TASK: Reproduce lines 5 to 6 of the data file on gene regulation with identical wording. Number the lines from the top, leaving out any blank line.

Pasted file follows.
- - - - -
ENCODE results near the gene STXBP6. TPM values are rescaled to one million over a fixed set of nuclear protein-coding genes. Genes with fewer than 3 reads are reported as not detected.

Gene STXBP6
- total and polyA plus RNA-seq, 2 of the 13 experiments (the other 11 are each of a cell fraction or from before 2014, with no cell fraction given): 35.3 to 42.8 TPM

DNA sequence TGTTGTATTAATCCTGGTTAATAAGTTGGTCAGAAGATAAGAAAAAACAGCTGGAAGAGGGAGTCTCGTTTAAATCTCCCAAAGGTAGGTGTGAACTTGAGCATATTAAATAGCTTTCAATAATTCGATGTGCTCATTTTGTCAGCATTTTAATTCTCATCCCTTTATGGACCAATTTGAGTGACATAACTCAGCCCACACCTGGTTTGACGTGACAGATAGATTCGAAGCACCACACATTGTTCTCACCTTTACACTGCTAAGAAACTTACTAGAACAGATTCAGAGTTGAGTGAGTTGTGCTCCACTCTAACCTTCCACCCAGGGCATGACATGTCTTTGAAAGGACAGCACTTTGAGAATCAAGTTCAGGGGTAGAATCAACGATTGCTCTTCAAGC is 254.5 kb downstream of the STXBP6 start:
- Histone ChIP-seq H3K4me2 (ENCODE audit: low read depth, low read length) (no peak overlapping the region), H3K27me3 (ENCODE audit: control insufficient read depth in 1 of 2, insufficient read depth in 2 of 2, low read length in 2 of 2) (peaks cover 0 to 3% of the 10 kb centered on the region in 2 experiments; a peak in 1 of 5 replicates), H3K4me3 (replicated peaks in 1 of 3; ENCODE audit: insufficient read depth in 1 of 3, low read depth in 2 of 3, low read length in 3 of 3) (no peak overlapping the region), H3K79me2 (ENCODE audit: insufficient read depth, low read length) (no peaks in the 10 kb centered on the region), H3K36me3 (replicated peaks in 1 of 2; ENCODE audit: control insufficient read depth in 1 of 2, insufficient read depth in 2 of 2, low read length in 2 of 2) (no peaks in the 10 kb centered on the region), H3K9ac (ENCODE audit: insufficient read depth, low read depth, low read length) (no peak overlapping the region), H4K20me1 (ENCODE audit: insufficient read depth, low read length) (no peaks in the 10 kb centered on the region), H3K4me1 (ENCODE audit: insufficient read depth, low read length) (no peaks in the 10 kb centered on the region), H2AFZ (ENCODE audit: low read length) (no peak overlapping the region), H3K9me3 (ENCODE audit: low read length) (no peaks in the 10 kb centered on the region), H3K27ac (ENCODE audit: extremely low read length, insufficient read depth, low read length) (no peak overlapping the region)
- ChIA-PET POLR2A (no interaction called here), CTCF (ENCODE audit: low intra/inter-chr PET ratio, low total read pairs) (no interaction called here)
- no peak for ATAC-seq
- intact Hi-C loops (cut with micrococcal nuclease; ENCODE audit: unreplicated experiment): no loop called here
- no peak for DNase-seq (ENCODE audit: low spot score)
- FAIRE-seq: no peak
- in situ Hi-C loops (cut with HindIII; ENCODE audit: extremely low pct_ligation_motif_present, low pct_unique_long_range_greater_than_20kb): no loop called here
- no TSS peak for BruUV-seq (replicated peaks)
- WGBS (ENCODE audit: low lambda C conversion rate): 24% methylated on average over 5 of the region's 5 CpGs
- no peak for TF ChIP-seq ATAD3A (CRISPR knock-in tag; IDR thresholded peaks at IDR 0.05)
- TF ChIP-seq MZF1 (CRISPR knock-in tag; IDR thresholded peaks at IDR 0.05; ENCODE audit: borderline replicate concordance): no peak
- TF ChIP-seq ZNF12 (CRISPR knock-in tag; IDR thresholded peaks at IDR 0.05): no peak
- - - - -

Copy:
- Histone ChIP-seq H3K4me2 (ENCODE audit: low read depth, low read length) (no peak overlapping the region), H3K27me3 (ENCODE audit: control insufficient read depth in 1 of 2, insufficient read depth in 2 of 2, low read length in 2 of 2) (peaks cover 0 to 3% of the 10 kb centered on the region in 2 experiments; a peak in 1 of 5 replicates), H3K4me3 (replicated peaks in 1 of 3; ENCODE audit: insufficient read depth in 1 of 3, low read depth in 2 of 3, low read length in 3 of 3) (no peak overlapping the region), H3K79me2 (ENCODE audit: insufficient read depth, low read length) (no peaks in the 10 kb centered on the region), H3K36me3 (replicated peaks in 1 of 2; ENCODE audit: control insufficient read depth in 1 of 2, insufficient read depth in 2 of 2, low read length in 2 of 2) (no peaks in the 10 kb centered on the region), H3K9ac (ENCODE audit: insufficient read depth, low read depth, low read length) (no peak overlapping the region), H4K20me1 (ENCODE audit: insufficient read depth, low read length) (no peaks in the 10 kb centered on the region), H3K4me1 (ENCODE audit: insufficient read depth, low read length) (no peaks in the 10 kb centered on the region), H2AFZ (ENCODE audit: low read length) (no peak overlapping the region), H3K9me3 (ENCODE audit: low read length) (no peaks in the 10 kb centered on the region), H3K27ac (ENCODE audit: extremely low read length, insufficient read depth, low read length) (no peak overlapping the region)
- ChIA-PET POLR2A (no interaction called here), CTCF (ENCODE audit: low intra/inter-chr PET ratio, low total read pairs) (no interaction called here)